Next step is to create a query that will be used to find the media we are looking for.
var q = new MediaItemQuery {
  //we filter out the items we want to retrieve (in this case media with id 485)
  Filter = { Id = new List<int> { 485 } },
  //and supply the format that we want to populate
  Populate = {
    MediaFormats = { format },
    PublishIdentifier = client.PublishIdentifier
This query will filter out image with id 485 and populate the found MediaItem with the requested formats (in this case the one that we defined above).
Note that we have not created the format, this will be done automatically (or if a matching format is found, it will be reused). These format are called system formats and is not visible in the UI.
We also specify a publish identifier that will generate the urls to the converted media as public urls (no authentication).

This query is then passed to the service method.
//first create the media service channel
var mediaService = client.CreateChannel<IMediaService>();
//we then pass the query object to the find method
var mediaItem = mediaService.Find(q).Single();
//and since we only requested one Format, the converted image url will reside 
//in the first MediaConversion of the item.
var url = mediaItem.MediaConversions[0].Url;
When all is done we have the url to the converted (and published) jpeg image.
Note: the client.PublishIdentifier will be set if you are in an EPiServer site or if you configure it in the imagevault.client.config. You can also set this manually.


Using the REST API of ImageVault

In ImageVault 4 we introduced a REST API for the ImageVault Core service. This will show a small example on how to use that.


This example uses javascript and the javascript classes that are included in the ImageVault installation (in the UI). I will use the scripts that are located on the beta installation but you can use the ones that are on your installation as well.
We need three scripts, jquery, json2 and ImageVault.Client. ImageVault.Client handles authentication and CORS logic for the app.

<script type="text/javascript" src="https://imagevault.se/beta/ImageVault/Scripts/lib/jquery-1.6.1.js" ></script>
<script type="text/javascript" src="https://imagevault.se/beta/ImageVault/Scripts/lib/json2.js"></script>
<script type="text/javascript" src="https://imagevault.se/beta/ImageVault/Scripts/ImageVault.Client.js"></script>


To connect to core we need the javascript client.
var core = new ImageVault.Client({
 authUrl: "https://imagevault.se/beta/ImageVaultIdp/http.issue",
 realm: "https://imagevault.se:1234",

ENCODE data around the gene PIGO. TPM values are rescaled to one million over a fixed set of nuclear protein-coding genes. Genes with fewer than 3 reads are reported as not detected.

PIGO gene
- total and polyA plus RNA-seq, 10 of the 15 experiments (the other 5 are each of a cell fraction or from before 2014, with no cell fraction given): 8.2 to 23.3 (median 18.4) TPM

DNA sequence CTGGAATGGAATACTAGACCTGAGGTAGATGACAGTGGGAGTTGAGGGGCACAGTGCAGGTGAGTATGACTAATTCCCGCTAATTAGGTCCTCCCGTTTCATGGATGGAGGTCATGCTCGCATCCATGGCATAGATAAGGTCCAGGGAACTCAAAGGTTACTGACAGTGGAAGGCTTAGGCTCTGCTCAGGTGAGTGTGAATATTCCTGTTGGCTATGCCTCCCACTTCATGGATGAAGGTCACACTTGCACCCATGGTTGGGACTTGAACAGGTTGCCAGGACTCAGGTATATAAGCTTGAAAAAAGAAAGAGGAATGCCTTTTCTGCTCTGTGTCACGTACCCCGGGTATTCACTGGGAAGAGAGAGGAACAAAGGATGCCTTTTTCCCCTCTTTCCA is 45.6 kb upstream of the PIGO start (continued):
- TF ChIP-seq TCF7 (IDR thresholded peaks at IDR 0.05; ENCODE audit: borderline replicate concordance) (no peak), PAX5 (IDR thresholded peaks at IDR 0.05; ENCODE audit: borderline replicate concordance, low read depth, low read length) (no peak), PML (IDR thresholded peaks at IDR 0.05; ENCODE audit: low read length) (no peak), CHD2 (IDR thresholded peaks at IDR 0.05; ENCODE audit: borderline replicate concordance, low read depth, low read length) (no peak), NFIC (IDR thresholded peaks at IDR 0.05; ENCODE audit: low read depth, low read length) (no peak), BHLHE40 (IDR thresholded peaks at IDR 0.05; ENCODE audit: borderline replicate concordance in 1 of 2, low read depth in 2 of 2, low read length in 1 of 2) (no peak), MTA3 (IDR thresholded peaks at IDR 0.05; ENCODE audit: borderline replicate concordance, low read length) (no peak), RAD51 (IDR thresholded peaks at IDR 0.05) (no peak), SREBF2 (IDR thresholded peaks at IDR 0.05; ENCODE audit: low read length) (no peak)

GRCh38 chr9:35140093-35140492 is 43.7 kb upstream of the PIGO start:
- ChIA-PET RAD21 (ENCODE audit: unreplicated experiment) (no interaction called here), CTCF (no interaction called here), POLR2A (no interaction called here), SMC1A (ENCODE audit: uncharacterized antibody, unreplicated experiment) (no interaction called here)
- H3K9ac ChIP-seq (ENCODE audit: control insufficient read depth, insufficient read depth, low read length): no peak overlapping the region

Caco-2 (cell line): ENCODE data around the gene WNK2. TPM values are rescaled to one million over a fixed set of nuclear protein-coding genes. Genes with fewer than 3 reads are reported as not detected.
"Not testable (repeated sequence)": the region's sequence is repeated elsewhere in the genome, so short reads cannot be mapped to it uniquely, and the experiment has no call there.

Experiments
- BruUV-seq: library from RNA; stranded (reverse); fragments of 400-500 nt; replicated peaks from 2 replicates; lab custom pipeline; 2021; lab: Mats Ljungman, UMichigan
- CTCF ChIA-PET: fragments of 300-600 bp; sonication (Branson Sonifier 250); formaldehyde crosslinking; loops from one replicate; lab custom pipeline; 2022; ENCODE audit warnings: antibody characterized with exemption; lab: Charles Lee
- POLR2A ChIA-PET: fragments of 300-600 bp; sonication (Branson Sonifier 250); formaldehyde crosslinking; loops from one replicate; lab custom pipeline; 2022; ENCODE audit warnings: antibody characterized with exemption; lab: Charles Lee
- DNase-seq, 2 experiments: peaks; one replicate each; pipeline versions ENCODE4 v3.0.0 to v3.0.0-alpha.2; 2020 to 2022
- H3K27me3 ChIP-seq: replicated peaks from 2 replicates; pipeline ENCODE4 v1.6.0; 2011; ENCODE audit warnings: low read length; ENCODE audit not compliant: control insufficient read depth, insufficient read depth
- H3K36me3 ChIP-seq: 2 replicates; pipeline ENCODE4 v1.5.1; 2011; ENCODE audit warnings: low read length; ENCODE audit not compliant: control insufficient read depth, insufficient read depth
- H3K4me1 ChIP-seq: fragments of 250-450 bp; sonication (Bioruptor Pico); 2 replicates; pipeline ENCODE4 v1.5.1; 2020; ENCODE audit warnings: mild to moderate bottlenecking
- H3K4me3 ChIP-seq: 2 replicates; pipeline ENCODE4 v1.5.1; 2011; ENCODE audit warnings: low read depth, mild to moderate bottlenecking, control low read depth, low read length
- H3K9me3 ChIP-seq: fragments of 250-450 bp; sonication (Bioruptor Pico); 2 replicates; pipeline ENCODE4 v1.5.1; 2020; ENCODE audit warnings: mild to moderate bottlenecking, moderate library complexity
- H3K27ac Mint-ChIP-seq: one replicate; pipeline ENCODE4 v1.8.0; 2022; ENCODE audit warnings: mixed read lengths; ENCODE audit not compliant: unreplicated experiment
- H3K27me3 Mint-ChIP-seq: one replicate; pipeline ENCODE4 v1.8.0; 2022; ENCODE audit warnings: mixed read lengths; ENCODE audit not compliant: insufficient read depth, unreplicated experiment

username: "demouser",
 password: "P@55w0rd!"
The core client is created using the following parameters
This is the url to the Idp endpoint that can issue a ticket to be used with the core calls. Authentication uses federated authentication
This is the url to core and also instructs the Idp on who the recipient of the ticket is.
the username and password of the user.


We use federated authentication and to be able to call the services you need to have an authentication ticket. To get the ticket you need to authenticate vs the IdentityProvider (Idp). This is handled by the ImageVault.Client script. Also reissuing of tickets when they exipire are handled by the client script.

API calls to Core

To call the REST API we use the json method of the client that performs an authenticated call to the core.

core.json("MediaService/Find", {
  Filter: { SearchString: searchString },
  Populate: {
    MediaFormats: [
      //Thumbnail format
        $type: "ImageVault.Common.Data.ThumbnailFormat,ImageVault.Common", 
          {$type:"ImageVault.Common.Data.Effects.ResizeEffect, ImageVault.Common",Width:200,Height:200,ResizeMode:'ScaleToFill'}
}, function (d) {
The json call uses the following parameters
The service/method to call. Name of the service is the same as the interface (omit the leading I)
the arguments to the service method as a javascript object. If the method takes multiple arguments, wrap them in a single object (.e {arg1:'test',arg2:'test2'} )
success callback
The function to call when the service call is done. The argument to the function is the return value of the service method.
The services are documented at the ImageVault API reference documentation. The full ImageVault developer documentation can be found at http://imagevault.se/doc

You can test a fully fledged demo below that uses the ImageVault demo site scripts and content that performs a search and displays the thumbnail media



Keeping configuration transforms after applying EPiServer 7 Patch

When installing the patch 1 for EPiServer CMS 7 the installation instructions stated that you needed to turn of the msbuild build tasks that created the configuration files from different xml fragments using xml transform.